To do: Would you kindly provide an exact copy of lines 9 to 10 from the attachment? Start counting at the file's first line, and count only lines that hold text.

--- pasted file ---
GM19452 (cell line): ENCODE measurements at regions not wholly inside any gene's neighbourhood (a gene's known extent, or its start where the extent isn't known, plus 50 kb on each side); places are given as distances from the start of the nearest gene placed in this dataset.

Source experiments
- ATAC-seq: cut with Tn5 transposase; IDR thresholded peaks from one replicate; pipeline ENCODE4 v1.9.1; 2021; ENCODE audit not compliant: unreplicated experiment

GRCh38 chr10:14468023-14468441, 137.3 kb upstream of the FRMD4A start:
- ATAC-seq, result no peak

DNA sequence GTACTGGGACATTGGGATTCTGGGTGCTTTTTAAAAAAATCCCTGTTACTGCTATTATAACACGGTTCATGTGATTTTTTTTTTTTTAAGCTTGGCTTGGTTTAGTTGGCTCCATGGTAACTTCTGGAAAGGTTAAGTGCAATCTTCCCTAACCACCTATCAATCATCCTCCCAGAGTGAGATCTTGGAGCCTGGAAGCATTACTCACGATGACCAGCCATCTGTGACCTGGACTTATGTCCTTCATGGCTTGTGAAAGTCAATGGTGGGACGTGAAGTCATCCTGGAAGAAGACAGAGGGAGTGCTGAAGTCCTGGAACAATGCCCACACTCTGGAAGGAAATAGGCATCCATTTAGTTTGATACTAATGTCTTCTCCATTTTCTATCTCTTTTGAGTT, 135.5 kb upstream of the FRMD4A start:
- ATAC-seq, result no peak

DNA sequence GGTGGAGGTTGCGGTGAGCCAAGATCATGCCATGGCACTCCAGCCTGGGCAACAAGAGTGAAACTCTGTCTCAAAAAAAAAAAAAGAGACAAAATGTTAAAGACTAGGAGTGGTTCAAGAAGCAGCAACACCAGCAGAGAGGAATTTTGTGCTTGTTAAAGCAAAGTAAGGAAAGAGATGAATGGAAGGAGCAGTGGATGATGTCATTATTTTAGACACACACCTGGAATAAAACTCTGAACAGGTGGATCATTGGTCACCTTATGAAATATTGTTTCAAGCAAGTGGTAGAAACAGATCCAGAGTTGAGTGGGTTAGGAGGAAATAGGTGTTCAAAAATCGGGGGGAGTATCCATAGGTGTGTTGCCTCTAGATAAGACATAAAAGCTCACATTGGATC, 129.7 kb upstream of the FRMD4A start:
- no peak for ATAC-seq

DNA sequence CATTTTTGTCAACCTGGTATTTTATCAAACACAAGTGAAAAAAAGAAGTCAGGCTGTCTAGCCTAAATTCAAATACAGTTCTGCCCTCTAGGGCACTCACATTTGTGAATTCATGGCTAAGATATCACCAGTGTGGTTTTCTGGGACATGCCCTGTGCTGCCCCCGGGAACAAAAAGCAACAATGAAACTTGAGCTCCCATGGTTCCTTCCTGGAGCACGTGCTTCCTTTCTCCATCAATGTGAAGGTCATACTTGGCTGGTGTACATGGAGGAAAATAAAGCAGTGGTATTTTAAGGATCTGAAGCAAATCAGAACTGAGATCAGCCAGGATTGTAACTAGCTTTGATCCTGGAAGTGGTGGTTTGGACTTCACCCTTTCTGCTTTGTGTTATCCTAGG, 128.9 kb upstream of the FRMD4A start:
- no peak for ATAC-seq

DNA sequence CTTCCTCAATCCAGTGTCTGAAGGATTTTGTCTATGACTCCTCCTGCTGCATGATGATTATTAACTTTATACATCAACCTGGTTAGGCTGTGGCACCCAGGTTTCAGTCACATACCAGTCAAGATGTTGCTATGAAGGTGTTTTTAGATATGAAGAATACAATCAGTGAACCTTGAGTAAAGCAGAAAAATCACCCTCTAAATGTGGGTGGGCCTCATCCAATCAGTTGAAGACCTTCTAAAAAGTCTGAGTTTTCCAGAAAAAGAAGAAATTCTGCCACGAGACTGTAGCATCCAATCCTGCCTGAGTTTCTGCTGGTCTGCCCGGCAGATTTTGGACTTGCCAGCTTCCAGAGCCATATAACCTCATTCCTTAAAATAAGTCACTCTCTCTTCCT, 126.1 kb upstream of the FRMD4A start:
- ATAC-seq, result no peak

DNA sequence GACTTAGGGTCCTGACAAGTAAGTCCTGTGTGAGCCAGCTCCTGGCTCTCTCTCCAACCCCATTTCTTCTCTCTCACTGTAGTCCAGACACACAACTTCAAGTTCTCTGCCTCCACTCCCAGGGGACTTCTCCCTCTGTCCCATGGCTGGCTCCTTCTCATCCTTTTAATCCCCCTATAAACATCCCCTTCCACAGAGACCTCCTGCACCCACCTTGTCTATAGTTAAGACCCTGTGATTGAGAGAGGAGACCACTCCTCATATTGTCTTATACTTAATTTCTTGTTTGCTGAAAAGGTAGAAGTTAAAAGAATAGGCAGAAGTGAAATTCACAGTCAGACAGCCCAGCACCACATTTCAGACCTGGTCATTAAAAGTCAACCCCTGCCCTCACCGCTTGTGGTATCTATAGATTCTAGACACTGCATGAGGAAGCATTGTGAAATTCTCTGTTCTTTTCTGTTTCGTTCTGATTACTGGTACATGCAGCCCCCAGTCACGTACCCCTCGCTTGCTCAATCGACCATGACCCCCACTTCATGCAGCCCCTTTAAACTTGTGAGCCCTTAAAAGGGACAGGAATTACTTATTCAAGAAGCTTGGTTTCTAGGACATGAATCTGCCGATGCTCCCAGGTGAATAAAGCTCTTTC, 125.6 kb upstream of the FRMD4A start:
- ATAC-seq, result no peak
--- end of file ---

- no peak for ATAC-seq

DNA sequence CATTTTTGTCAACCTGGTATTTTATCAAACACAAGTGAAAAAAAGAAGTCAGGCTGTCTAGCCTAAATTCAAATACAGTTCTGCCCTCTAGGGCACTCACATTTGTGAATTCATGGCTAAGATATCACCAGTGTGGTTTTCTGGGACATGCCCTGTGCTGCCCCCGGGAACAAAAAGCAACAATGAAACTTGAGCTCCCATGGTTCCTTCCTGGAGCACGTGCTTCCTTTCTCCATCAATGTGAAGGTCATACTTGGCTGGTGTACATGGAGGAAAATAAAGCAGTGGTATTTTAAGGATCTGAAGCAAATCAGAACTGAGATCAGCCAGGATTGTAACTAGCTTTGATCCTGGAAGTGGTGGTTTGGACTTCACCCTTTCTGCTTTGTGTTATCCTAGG, 128.9 kb upstream of the FRMD4A start: